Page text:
To Make Friends, Hannah Kaminer Made Music. Now She's Among the Region's Bright Young Voices
Like a lot of people fresh out of college, Hannah Kaminer found herself a little lost. So she left a life and teaching job in Waco, Tex. to return where she grew up. Her parents had divorced, so without a family home awaiting her in Black Mountain, she moved in with friends in Asheville.
“I mean, I loved teaching, but without community and connections, it’s really hard to live in a place,” Kaminer said.
Back in the North Carolina mountains, Kaminer fell in with a small group of people who unwittingly paved her future.
“They had this songwriting group and I really wanted to be friends with these people,” she recalled. “So I figured out I had to start writing songs to be friends with them.”
What started as a chase for a social life has turned into one of the emerging bright spots in Asheville’s Americana music scene.
Kaminer’s second album is called “Heavy Magnolias,” and it’s rife with the wants and insecurities a lot of women feel on the cusp of 30 -- songs of tenuous relationships, broken hope, rays of new hope and the security blanket of home. Kaminer and her band are marking the release of “Heavy Magnolias” with a show March 18 at the Grey Eagle in Asheville.
“I sorta consider myself a late bloomer with music and with relationships,” she said. “So I’m asking all these questions and I got some kind of hard answers, just that maybe people aren’t exactly who you think they are, or maybe I’m not who I think I am, that I’m not as good or consistent as I’d like to think I am.”
Kaminer is the second of four sisters who grew up around the sounds of bluegrass, Carole King, Emmylou Harris, James Taylor. But she didn’t feel any particular affinity with music. She went to college thinking she would become an engineer.
“At this point, a lot of things had gone wrong I didn’t think should be happening,” she said. “My parents had gotten divorced, a long-term relationship had broken up and I didn’t become an engineer, so I didn’t know what I was supposed to be doing.”
Kaminer wrote a song about her mom, and with the encouragement of her songwriters’ group, she wrote more. But she never performed any of them publicly until entering Asheville’s Brown Bag Songwriting Competition. Kaminer wound up as the grand champion for the season, and that bought her some recording time at Echo Mountain Studios.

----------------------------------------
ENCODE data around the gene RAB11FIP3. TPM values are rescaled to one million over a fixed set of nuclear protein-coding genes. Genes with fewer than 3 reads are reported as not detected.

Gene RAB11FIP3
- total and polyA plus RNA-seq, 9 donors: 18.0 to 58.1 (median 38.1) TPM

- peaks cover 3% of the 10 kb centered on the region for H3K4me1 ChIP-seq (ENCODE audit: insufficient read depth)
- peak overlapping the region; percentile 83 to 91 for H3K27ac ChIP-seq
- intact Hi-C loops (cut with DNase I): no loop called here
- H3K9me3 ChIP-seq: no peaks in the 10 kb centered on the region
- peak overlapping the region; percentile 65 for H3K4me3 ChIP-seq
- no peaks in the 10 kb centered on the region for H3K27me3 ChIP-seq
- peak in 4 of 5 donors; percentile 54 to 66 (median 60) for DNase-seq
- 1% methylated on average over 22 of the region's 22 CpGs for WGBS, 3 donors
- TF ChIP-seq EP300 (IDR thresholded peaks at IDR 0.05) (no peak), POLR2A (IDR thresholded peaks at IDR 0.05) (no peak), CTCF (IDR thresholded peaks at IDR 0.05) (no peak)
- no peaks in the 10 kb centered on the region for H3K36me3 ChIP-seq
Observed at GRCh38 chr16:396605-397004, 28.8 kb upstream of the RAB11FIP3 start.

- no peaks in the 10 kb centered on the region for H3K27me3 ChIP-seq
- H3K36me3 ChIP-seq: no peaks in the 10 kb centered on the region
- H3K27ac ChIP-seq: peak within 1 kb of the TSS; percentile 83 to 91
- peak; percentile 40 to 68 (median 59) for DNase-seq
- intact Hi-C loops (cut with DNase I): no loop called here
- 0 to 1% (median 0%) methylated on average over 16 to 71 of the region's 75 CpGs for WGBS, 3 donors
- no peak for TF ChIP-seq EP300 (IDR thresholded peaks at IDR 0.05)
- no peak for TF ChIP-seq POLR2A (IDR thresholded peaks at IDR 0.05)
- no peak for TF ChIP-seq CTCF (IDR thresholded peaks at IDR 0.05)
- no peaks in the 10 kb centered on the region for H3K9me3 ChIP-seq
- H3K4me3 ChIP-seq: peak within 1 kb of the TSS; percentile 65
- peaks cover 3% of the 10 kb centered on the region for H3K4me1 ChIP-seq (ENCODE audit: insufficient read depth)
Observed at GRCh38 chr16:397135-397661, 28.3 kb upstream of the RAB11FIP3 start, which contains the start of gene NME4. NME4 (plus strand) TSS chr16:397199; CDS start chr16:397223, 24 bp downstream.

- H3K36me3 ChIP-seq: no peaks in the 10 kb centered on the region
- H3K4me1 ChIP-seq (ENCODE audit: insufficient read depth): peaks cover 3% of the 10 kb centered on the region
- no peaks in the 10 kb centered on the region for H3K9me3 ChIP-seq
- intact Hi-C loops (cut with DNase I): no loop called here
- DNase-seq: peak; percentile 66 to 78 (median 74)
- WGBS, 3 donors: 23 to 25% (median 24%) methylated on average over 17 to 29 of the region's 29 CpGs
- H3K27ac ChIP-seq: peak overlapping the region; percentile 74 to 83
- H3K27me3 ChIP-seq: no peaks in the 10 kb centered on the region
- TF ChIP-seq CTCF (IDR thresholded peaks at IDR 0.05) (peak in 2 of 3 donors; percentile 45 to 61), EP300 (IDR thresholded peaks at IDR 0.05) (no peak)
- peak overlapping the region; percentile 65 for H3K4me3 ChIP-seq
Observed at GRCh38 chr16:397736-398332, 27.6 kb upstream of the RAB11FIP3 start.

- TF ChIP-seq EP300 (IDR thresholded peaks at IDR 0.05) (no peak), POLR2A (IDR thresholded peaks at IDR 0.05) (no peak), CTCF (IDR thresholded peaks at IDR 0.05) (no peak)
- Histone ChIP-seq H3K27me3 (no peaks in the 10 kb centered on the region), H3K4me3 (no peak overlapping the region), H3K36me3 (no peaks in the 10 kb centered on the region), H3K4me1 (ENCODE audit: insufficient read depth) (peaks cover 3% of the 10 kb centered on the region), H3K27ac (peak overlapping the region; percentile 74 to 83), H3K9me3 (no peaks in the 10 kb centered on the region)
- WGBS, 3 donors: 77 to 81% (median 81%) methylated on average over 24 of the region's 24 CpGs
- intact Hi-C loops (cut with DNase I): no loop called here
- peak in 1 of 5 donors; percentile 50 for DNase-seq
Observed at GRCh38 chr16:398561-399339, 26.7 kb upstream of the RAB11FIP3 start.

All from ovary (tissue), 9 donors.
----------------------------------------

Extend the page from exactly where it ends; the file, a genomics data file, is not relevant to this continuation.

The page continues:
“The person who was running the competition that night basically said ‘Who you are is enough,’ and I kinda took that as ‘OK,’ and I just ran with it, and you know, ‘OK, I have something to give.’” she said. “I didn’t really realize that. I had no confidence before that.”
Kaminer began formally studying music theory, and she crafted her 2015 debut album from five years of songwriting. By contrast, Kaminer felt such pressure to satisfy her Kickstarter backers on the new record that when she broke her wrist and tailbone in a rollerblading fall, she saw the accident as a blessing for buying her six weeks of healing time to write more songs.
“I think I want to affirm the emotional experience, whether it’s high, whether it’s low. We’re all human; we all need to have our really strong feelings validated,” Kaminer said. “I want to be able to write what I feel, not just in lyrics but with music, or write what other people are feeling.”
Kaminer works by day in marketing and social media for a tech company, and she doesn’t foresee giving that up to focus solely on music -- at least not anytime soon.
“It’s not that I don’t want to be successful. I love what I do and I’d love for more people to listen,” she said. “I’m approaching it more as an entrepreneur than an artist, like ‘Can I make a business plan that works, so I can do this fulltime? I just need to keep going, in terms of making art.’”
Ultimately, Kaminer wants to deliver the musical version of NPR’s StoryCorps -- telling other people’s stories through song.
“I get bored if it doesn’t introduce any new element musically. I think there is sort of a tried-and-true three chords or four chords and the truth for country artists and folk,” she said. “You actually have to strike out for the frontier basically saying ‘I’m not going to do what my brain wants me to do and I’m going to try something different.’”